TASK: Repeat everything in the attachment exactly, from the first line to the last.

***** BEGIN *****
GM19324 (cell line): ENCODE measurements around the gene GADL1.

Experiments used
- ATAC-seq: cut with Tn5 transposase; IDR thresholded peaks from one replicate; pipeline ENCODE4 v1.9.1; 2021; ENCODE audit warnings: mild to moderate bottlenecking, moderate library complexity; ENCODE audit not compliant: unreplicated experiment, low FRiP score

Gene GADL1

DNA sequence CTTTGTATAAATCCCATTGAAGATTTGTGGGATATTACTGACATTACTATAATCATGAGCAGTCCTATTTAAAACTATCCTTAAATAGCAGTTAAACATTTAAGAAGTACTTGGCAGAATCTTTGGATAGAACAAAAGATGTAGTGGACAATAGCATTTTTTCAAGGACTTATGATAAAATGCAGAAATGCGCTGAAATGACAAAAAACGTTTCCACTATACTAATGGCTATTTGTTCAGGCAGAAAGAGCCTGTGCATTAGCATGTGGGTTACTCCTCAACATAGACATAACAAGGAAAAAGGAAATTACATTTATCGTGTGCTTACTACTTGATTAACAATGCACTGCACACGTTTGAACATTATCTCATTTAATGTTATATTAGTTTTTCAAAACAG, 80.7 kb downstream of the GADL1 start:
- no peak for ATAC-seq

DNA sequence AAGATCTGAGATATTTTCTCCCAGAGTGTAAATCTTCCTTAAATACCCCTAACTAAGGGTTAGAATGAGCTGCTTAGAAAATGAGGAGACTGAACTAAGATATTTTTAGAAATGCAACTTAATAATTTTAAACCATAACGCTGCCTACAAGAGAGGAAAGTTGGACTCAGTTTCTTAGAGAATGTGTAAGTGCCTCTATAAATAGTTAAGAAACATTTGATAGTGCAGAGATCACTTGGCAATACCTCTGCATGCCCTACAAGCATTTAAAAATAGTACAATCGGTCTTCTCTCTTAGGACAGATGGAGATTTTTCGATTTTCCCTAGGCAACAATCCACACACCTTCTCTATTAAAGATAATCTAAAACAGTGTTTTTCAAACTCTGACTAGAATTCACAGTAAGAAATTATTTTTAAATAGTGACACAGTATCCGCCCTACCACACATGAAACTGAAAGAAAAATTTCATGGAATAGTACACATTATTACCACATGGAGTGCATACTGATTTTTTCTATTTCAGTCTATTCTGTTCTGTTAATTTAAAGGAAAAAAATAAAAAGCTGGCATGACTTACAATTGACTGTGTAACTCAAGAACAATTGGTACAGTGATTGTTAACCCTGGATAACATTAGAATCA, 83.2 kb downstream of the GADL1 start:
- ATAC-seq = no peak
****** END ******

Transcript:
GM19324 (cell line): ENCODE measurements around the gene GADL1.

Experiments used
- ATAC-seq: cut with Tn5 transposase; IDR thresholded peaks from one replicate; pipeline ENCODE4 v1.9.1; 2021; ENCODE audit warnings: mild to moderate bottlenecking, moderate library complexity; ENCODE audit not compliant: unreplicated experiment, low FRiP score

Gene GADL1

DNA sequence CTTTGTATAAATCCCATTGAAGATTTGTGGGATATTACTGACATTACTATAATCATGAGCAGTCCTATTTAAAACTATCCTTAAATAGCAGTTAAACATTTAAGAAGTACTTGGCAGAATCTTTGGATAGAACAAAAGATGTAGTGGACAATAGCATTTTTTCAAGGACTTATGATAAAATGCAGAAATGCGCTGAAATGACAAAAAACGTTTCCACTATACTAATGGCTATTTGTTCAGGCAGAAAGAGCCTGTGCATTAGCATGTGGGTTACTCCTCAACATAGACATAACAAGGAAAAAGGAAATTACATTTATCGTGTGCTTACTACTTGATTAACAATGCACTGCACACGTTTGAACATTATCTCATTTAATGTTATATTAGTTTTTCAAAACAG, 80.7 kb downstream of the GADL1 start:
- no peak for ATAC-seq

DNA sequence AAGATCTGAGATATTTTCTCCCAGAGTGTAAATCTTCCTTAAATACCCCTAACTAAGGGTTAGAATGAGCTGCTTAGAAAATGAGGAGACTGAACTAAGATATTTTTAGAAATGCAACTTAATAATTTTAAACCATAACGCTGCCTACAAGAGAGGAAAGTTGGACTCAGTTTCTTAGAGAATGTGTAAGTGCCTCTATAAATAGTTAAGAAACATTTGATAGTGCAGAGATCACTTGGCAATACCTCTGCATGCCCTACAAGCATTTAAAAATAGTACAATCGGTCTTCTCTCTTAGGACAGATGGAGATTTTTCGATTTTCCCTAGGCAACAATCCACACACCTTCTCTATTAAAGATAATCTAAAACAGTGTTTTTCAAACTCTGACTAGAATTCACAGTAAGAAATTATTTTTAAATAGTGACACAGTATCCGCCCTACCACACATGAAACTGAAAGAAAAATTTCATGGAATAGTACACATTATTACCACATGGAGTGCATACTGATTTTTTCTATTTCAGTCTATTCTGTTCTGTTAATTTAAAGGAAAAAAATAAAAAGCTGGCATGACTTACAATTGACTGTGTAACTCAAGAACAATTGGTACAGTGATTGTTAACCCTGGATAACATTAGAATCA, 83.2 kb downstream of the GADL1 start:
- ATAC-seq = no peak